Spyware Threats Skyrocket for Enterprises

A new study shows spyware is the fastest-growing threat to enterprises.

An Aladdin Knowledge Systems study released this week shows spyware is the fastest-growing threat to enterprises, increasing more rapidly than Trojans, viruses and other risks—and its likely to stick around.

“It’s not a safe world out there anymore,” says Andrew Jaquith, senior analyst in security solutions and services, The Yankee Group. “Spyware is a durable trend and it’s here to stay.”

The study spearheaded by Aladdin’s Content Security Response Team shows a 213 percent jump in spyware threats, climbing from 1,083 in 2004 to 3,389 in 2005. The number of malicious threats deemed Trojans grew 142 percent, and the industry saw a 56 percent jump in viruses and other threats.

Jaquith said spyware’s stronghold shouldn’t come as a surprise, but experts failed to predict just how lucrative it would become. He estimates that for every program claiming to clean up spyware three or four lie about doing so.

Last March the governor of Utah signed the Spyware Control Act; it bans the installation of the software without the user’s consent. A similar law took effect in California, subjecting violators to $1,000 fines. But few have been reprimanded and, until more states consider regulation, the threats will continue.

“I think it’s important to step back and find out why we have a spyware problem,” Jaquith says. “There haven’t been any guardrails on running applications, essentially.”

Swift-moving spyware has the ability to intercept or control a computer’s operation, without consent from its end user. These malicious threats often engender computer crimes and fraud. And according to a 2005 Aladdin study, 15 percent of spyware threats steal passwords and log keystrokes while attempting to gain access to passwords, user names, e-mail addresses and instant messaging use.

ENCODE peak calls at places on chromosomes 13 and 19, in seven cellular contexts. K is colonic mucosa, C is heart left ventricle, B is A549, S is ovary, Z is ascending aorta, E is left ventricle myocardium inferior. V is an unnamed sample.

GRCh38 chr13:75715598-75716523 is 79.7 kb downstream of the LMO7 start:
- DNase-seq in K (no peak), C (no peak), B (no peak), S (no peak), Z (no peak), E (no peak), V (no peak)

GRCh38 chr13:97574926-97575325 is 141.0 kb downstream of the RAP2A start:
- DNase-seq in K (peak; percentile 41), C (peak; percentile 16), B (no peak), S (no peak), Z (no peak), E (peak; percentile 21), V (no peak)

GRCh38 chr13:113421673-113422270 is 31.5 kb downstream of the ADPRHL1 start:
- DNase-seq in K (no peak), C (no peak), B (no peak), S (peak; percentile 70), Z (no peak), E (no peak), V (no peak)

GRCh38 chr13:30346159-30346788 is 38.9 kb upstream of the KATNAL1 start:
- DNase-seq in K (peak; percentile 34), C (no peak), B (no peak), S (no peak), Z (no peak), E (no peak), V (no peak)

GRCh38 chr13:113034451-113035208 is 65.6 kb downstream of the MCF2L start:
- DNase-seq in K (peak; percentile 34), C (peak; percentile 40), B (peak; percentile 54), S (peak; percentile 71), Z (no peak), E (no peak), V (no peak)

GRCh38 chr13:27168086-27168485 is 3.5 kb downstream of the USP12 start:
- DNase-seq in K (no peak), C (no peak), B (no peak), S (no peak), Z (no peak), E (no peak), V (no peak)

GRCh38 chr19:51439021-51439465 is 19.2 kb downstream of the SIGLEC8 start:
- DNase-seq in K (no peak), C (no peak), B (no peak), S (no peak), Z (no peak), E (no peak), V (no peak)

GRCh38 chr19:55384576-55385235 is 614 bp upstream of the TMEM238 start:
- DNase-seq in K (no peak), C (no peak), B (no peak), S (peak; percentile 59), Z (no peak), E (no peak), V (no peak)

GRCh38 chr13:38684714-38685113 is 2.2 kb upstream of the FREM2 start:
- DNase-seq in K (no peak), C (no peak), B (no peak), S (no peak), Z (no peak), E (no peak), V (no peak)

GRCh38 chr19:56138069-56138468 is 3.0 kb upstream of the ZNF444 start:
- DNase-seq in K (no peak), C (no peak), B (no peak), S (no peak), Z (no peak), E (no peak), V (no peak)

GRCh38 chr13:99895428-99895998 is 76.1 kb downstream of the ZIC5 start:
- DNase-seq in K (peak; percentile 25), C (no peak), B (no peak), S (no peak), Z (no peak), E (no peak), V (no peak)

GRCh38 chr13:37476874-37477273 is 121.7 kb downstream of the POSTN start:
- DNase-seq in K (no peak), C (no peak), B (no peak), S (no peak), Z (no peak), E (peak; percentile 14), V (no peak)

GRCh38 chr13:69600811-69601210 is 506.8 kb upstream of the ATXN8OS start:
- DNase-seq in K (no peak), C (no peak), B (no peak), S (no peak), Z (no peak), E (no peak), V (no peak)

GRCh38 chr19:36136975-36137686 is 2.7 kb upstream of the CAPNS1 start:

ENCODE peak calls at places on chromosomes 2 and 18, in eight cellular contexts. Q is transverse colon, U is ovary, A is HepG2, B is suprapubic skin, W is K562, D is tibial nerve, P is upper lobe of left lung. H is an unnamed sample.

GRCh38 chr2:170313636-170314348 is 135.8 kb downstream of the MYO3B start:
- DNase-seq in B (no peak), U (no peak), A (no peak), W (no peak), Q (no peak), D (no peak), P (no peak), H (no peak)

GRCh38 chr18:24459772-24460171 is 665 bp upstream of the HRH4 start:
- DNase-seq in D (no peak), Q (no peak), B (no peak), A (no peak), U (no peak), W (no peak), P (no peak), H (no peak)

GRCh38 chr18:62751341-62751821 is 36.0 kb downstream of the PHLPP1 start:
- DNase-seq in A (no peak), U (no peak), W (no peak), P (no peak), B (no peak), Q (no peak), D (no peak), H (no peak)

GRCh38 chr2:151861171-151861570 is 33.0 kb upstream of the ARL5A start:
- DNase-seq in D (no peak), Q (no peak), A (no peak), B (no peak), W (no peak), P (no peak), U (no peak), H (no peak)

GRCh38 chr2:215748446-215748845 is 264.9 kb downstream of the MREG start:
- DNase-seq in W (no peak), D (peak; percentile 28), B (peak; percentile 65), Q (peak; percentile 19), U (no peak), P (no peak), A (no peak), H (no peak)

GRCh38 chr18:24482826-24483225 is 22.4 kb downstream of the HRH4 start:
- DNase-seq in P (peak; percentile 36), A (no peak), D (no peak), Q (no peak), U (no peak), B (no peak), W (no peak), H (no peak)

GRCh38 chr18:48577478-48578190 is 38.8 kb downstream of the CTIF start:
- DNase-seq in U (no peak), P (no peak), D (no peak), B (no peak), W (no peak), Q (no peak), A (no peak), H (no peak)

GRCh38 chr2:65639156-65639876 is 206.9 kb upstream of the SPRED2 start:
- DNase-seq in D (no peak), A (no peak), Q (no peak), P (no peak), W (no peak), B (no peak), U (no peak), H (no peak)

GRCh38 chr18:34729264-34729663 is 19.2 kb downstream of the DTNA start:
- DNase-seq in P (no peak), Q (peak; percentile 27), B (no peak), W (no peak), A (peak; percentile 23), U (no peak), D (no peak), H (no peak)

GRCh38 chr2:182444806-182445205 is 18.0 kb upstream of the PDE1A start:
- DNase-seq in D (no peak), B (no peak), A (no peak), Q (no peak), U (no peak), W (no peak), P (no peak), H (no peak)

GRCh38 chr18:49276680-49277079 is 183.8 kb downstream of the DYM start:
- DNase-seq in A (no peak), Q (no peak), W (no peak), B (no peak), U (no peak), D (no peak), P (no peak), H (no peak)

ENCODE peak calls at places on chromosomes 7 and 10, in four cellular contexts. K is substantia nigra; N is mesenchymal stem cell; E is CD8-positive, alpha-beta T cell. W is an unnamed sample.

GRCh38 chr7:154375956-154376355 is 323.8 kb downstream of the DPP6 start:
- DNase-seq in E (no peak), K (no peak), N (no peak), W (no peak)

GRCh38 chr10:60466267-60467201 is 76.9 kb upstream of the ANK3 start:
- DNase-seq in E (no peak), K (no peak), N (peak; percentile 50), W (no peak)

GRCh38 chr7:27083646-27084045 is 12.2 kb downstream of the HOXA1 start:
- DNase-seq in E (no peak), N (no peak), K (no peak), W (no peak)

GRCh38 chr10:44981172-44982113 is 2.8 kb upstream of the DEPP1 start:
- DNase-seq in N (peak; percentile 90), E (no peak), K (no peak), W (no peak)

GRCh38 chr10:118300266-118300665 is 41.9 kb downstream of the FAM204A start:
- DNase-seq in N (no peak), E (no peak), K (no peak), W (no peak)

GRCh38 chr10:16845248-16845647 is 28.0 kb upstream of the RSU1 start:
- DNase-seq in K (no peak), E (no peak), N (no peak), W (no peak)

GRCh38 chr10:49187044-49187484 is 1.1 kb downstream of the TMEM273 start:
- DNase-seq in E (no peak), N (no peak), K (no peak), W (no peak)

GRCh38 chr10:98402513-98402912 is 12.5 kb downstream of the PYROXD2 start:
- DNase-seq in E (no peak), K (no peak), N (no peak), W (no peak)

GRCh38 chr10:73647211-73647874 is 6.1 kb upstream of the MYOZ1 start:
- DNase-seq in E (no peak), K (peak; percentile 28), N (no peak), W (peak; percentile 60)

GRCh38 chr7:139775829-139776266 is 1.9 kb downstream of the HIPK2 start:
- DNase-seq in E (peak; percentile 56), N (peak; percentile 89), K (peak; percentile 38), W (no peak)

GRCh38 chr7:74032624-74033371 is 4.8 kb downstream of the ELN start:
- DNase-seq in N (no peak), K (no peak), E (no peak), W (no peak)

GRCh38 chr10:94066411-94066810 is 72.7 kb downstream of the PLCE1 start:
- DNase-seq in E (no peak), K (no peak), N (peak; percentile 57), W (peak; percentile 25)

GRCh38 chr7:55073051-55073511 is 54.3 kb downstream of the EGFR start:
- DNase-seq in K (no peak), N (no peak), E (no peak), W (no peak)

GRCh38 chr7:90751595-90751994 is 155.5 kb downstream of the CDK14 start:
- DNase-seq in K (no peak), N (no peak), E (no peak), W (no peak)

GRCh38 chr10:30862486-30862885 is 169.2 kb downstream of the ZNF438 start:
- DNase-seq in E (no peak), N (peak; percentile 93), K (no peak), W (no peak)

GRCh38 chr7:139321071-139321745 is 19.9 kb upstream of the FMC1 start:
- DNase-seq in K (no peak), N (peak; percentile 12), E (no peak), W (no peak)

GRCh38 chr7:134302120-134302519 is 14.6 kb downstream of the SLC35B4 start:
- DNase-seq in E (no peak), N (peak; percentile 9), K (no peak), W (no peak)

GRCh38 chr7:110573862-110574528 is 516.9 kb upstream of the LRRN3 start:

Jaquith says spyware’s success, in part, can be attributed to its widespread targets, affecting every day people – small business owners, enterprises, and even your grandmother.

“Spyware isn’t something that happens to bad people who view porn on their lunch break,” Jaquith said.

Which are the most common threats? Rogue antispyware apps, such as SpyDeleter, SpySpotter, and Spyware Cleaner, falsely claim to clean and repair files infected by spyware. A hybrid threat known as Gokar.w infects systems through mail and information theft, and has the capability to send out spam. Gokar.w. infection occurs when an end user browses certain Web pages.

A common image file format known as Windows Meta Files (WMF) is particularly vulnerable to spyware. Last December, it was discovered that a large pool of WMF files had automated the spyware installation process after end users viewed an image on a Web page or through an e-mail.

Though the spyware situation may look bleak, Jaquith says steps can be taken to help parry an attack. Those who invest the most in security are often the most prepared. He says enterprises in the aerospace, defense, investment banking and healthcare industries are better prepared than other sectors.

He suggests using alternate browsers, which, because of less usage, are less vulnerable than Explorer. Enterprises should also supplement antivirus coverage with antispyware tools, implementing more than basic signatures. And companies should lock user paths to prevent administrative rights on employee computers.

According to Aladdin’s report, 2005 yielded a total of 16,623 new pieces of malicious code or an increase of 90 percent from 2004. But the study does offer a silver lining: “although the total numbers have increased, 2005 was characterized by fewer large-scale virus and worm outbreaks than seen in previous years.”

[This report courtesy of]

About the Author

Jason Turcotte is an assistant editor at Application Development Trends, online at

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